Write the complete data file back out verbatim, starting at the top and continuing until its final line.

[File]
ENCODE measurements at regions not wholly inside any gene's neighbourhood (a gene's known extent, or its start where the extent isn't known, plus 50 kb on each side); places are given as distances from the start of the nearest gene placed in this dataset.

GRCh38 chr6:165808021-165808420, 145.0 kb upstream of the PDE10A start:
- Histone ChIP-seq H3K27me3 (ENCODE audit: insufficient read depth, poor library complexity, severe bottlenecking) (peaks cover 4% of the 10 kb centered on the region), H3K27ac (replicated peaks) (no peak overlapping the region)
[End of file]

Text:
ENCODE measurements at regions not wholly inside any gene's neighbourhood (a gene's known extent, or its start where the extent isn't known, plus 50 kb on each side); places are given as distances from the start of the nearest gene placed in this dataset.

GRCh38 chr6:165808021-165808420, 145.0 kb upstream of the PDE10A start:
- Histone ChIP-seq H3K27me3 (ENCODE audit: insufficient read depth, poor library complexity, severe bottlenecking) (peaks cover 4% of the 10 kb centered on the region), H3K27ac (replicated peaks) (no peak overlapping the region)